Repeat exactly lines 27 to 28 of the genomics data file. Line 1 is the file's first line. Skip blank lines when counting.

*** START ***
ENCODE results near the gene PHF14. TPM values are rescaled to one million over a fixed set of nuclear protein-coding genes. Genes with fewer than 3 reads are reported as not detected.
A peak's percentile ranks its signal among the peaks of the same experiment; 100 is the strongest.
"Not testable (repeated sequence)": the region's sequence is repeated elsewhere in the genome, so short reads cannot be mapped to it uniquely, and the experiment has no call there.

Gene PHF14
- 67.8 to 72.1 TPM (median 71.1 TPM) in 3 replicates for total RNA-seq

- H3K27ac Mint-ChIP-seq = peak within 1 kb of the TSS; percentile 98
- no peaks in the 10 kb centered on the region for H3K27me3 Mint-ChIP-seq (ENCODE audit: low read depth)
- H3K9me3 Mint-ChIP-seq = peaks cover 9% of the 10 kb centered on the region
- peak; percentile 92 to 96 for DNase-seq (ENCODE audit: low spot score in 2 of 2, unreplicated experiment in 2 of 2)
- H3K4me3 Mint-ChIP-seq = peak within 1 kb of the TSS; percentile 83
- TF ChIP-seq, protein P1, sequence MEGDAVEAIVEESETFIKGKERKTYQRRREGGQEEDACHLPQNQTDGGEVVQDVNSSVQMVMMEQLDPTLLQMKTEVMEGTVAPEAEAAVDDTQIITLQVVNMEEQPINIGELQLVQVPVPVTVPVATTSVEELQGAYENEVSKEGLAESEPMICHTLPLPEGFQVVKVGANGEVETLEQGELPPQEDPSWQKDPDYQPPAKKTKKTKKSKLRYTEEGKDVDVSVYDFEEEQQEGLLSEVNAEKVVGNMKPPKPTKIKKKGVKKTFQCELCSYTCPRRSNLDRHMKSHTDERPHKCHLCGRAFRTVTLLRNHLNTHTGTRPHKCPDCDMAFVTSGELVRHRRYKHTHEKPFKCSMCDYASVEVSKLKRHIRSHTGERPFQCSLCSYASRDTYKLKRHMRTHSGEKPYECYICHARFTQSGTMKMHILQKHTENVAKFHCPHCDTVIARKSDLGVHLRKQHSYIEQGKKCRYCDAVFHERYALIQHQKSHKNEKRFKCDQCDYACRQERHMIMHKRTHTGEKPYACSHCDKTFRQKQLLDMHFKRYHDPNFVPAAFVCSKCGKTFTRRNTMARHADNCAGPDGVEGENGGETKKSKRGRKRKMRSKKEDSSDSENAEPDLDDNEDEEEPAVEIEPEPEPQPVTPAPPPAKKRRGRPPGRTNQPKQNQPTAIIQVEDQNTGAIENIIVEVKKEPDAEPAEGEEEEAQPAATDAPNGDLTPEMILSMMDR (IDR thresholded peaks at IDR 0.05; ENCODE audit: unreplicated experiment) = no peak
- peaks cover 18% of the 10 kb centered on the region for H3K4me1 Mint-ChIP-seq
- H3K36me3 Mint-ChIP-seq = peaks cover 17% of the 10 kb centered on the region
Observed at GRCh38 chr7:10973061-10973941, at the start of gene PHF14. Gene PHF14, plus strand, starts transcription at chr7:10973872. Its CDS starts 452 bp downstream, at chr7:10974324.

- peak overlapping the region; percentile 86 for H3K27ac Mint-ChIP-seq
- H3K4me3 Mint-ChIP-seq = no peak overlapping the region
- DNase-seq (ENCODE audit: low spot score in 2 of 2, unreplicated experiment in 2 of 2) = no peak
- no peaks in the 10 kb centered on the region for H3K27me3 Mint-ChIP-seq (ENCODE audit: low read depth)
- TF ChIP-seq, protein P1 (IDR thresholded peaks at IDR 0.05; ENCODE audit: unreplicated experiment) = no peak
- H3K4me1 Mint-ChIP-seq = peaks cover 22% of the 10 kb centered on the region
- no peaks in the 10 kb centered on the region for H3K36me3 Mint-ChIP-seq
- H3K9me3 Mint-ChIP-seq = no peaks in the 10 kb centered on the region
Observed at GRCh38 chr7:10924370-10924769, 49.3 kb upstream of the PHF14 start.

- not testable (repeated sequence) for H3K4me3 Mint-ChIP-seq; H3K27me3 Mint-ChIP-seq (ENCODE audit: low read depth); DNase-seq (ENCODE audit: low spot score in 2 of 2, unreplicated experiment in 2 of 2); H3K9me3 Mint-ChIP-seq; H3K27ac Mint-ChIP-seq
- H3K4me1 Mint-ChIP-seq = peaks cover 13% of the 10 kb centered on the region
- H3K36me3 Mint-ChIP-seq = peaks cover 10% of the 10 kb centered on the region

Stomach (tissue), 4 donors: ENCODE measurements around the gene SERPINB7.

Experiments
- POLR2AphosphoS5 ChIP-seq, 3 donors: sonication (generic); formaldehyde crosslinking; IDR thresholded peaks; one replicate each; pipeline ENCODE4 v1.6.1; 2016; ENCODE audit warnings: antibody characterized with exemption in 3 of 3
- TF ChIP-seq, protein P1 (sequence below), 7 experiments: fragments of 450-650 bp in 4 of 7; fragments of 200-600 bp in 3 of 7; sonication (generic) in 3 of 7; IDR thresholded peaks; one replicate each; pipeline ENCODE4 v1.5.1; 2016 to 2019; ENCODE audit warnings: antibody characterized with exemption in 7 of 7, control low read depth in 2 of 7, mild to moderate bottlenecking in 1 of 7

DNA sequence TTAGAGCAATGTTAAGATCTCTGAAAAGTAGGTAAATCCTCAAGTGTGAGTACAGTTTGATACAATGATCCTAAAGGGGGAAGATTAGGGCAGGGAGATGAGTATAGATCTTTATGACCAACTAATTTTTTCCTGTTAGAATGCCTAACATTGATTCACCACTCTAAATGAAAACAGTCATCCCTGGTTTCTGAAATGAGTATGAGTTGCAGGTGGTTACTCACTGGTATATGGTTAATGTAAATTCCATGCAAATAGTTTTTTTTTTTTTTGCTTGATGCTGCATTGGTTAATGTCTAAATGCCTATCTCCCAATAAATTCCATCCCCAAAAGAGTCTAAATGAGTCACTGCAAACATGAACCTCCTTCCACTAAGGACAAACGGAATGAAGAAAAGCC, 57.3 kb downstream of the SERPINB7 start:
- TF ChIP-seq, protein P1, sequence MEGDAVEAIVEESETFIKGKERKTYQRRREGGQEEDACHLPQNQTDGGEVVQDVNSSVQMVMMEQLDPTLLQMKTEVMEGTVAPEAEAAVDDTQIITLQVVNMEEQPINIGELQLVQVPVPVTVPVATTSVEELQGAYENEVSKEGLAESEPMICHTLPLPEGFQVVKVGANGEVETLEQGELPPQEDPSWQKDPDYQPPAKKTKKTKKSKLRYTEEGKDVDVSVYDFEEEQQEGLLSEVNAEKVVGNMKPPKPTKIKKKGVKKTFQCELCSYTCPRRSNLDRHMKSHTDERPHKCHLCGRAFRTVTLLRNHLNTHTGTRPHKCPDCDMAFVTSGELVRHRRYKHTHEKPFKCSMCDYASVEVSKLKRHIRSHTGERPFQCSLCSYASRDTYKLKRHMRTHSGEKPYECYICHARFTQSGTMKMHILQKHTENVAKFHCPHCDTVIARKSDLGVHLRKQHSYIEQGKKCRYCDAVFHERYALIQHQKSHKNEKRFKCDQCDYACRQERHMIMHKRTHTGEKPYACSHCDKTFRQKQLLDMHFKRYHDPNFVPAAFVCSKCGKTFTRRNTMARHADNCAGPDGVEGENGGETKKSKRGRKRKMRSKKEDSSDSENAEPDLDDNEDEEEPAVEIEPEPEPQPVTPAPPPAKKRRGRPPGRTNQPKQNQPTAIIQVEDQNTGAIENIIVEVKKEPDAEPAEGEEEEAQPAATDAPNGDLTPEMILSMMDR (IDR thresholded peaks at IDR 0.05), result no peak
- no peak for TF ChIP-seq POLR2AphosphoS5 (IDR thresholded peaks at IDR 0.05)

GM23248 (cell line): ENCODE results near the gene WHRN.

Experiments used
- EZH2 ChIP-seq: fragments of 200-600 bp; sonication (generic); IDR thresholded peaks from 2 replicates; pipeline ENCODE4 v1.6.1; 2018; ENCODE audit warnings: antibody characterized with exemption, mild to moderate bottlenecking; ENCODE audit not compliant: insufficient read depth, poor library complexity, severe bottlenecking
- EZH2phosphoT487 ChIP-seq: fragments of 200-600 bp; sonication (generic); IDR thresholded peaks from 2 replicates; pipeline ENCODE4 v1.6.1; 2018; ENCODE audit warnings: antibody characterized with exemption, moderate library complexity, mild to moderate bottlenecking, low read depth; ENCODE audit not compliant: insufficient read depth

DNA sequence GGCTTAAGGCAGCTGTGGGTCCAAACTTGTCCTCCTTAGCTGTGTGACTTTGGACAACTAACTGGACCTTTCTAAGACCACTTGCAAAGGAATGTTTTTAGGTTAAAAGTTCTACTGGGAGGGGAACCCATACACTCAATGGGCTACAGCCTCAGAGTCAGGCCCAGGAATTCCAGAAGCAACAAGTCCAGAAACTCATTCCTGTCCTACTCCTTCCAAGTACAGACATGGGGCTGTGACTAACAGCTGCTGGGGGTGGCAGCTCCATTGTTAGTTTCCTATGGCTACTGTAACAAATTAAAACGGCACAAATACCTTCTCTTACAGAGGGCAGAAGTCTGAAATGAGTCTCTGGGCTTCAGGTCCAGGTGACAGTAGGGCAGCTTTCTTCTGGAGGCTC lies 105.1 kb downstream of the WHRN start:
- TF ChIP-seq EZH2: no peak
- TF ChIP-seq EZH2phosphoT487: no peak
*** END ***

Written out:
Stomach (tissue), 4 donors: ENCODE measurements around the gene SERPINB7.

Experiments